Army officially apologizes for WWII injustice

Army officially apologizes for WWII injustice »Play Video
SEATTLE - Decades after a World War II cover-up at Fort Lawton in Seattle, 28 African-American veterans received apologies and honorable discharges in a ceremony at the same spot where they were wrongly convicted years ago.

The ceremony took place Saturday in Seattle's Discovery Park, site of the former Army base, as public officials acknowledged the travesty of justice that took place 64 years ago.

On Aug. 14, 1944, a riot broke out on the post. Black soldiers in segregated barracks were accused of sparking the violence due to resentment over treatment of Italian prisoners of war. An Italian POW, Guglielmo Olivotto, was later found hanging dead on wires in a post obstacle course.

Forty-three black soldiers were tried in the largest court-martial of World War II. Of those, 28 were found guilty of rioting and sentenced to as many as 25 years in prison. Three were also convicted of manslaughter.

When evidence emerged years later showing that the court-martial proceeding was grossly flawed and that the prosecutor had withheld critical evidence, the Army opened an investigation.

Based on the results of that probe, the Army overturned the convictions of all the black soldiers who were court-martialed.

The decision said the trial was "fundamentally unfair" to the soldiers, who were denied access to their attorneys and investigative records.

The ruling was made by the Army's Board of Corrections of Military Records, which was sought by U.S. Reps. Jim McDermott, D-Wash., and Duncan Hunter, R-Calif., to investigate the matter.

The decision also grants the soldiers honorable discharges, back pay and benefits.

Only two of the 28 soldiers are believed to be still alive. One of them, Samuel Snow, now 84 and living in Leesburg, Fla., had planned to attend Saturday's ceremony, but was unable to make it due to heart problems.

But scores of family members came in their places to receive the official apology on their behalf.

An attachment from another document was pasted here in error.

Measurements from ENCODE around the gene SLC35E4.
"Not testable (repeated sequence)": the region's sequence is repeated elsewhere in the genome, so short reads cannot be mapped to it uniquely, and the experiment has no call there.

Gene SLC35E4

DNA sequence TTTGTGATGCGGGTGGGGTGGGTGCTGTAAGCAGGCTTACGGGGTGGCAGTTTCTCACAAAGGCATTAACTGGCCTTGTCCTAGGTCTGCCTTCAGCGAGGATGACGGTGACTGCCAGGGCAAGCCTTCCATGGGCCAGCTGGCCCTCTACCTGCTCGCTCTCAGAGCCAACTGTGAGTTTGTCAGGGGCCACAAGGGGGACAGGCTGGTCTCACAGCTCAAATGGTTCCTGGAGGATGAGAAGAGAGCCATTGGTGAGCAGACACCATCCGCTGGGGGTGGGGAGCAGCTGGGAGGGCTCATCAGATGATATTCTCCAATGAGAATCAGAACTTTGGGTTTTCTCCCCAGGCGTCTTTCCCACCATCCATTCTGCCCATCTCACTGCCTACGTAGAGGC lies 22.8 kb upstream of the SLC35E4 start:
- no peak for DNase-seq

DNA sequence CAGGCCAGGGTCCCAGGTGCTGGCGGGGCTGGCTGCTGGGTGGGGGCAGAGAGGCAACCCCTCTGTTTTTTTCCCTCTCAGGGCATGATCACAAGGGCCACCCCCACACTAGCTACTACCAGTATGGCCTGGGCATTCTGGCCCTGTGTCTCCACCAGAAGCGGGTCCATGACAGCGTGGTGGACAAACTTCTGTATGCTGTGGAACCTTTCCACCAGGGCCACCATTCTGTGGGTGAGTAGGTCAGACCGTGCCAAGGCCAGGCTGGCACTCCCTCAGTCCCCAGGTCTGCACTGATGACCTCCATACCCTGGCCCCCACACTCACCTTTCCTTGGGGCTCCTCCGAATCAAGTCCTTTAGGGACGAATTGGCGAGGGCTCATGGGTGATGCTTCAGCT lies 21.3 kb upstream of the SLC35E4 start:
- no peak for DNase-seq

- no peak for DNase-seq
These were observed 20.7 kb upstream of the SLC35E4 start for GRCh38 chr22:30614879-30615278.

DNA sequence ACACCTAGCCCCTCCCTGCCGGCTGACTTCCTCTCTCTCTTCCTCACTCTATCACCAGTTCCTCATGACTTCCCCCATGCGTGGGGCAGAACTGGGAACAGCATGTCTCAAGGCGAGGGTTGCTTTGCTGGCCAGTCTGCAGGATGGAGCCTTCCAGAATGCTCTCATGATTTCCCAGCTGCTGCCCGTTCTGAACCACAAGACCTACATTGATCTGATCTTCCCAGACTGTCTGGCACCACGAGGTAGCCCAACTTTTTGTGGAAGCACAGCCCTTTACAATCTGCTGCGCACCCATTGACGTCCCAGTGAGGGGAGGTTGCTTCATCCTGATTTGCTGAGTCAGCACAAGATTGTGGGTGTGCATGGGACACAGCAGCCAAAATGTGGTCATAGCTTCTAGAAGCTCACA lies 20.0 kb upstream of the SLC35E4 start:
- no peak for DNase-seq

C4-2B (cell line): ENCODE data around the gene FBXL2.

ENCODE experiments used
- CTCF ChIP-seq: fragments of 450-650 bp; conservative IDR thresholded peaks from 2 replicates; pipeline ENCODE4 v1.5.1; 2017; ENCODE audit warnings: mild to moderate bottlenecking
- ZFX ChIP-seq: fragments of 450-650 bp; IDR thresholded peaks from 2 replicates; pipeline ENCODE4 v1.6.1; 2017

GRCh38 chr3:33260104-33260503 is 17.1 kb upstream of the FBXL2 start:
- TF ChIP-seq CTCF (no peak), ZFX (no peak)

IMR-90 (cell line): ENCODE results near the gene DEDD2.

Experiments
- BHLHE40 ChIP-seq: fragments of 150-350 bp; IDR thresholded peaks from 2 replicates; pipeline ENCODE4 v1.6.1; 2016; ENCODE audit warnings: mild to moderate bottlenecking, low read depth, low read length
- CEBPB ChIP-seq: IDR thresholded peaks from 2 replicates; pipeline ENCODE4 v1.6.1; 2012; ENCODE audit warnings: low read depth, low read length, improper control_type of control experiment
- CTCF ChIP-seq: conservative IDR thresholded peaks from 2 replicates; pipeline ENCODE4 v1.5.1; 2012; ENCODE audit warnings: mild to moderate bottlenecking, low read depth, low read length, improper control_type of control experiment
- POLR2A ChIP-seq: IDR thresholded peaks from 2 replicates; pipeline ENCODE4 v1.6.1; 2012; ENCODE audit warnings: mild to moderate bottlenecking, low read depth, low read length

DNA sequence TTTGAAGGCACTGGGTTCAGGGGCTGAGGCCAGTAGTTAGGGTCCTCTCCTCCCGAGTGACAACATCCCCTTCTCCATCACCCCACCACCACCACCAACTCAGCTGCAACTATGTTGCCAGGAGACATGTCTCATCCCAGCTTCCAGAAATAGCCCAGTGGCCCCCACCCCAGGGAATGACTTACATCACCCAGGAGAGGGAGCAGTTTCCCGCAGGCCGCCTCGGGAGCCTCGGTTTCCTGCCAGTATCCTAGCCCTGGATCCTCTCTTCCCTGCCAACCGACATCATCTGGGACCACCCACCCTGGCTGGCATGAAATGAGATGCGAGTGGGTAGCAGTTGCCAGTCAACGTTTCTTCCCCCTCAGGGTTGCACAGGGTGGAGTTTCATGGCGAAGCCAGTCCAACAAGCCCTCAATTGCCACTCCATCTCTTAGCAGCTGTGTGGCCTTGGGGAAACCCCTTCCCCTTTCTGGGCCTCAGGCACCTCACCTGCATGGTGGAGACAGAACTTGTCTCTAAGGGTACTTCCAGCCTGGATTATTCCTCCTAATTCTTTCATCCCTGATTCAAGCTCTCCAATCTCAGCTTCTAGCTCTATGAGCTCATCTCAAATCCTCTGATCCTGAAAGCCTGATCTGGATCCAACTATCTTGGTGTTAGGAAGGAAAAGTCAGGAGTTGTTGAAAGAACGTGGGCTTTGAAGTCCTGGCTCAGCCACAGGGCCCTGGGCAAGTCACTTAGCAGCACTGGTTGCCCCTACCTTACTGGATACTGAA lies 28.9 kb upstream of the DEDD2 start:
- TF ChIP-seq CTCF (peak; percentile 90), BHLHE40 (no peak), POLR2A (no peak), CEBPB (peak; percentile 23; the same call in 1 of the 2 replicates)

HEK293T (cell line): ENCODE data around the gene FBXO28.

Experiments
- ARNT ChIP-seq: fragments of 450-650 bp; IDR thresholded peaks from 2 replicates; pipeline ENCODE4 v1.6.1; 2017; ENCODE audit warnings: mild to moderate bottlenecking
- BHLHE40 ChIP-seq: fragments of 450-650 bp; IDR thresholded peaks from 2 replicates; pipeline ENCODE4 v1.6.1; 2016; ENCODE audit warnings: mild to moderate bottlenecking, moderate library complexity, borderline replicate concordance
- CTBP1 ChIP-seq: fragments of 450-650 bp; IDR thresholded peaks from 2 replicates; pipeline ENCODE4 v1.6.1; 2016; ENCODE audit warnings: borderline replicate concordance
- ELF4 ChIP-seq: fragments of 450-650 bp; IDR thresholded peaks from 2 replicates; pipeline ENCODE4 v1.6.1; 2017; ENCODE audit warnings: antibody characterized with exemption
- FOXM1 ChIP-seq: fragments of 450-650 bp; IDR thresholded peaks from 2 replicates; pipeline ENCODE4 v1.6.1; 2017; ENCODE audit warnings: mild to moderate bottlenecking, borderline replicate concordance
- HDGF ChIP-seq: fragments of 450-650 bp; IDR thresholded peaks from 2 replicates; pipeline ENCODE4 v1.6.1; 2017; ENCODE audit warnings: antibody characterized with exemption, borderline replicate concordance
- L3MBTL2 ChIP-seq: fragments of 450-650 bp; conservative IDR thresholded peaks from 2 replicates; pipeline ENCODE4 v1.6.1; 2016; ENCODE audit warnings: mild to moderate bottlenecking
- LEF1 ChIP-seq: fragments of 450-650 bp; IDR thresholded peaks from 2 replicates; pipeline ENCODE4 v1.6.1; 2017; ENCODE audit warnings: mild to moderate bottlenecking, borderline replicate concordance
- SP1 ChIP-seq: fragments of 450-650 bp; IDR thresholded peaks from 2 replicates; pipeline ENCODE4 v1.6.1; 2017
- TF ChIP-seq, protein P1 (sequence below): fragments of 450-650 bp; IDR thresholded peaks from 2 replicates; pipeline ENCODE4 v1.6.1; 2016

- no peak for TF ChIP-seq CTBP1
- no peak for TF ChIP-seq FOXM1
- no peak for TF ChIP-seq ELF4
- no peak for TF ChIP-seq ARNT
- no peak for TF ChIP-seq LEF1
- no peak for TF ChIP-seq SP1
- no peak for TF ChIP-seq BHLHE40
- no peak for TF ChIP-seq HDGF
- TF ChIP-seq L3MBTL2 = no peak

The court-martial proceeding "was not fair or just," Assistant Army Secretary Ronald James said at Saturday's ceremony.

"The Army is genuinely sorry. I'm sorry that your father, grandfather and loved ones lost years of their freedom," he said.

The Army brought as many family members as they could find to the ceremony, including Ray Snow, the son of Samuel Snow.

"You know, there's nothing with forgiveness," Ray Snow says. "And that's where my dad stands. He stands in forgiveness. And he holds no animosity."

The beginning of the end for 64 years old injustice started when a Seattle journalist, Jack Hamann, became curious about the case and started looking into it. He eventually wrote a book about the incident that explored the murder, unraveled the ill-fated court martial and finally pressured the Army into action.

Saturday's apology and honorable discharge brings a final sense of justice, to the unjustly accused.

"It's so sweet and so touching, it's everything to me and my family," says Camille Kea, granddaughter of Arthur Hurks, one of the men who was unfairly convicted.

Also in attendance at the ceremony was Rep. McDermott and Seattle Mayor Greg Nickels.

Hamann said the Army ruling also will give the deceased soldiers marble headstones for their graves, and their families will be entitled to American flags.

"My first thought is, what a shame it is that the folks who this injustice was done to are not around to see this," Hamann said. "And yet I'm so elated that their families will finally know that these men did not commit these crimes."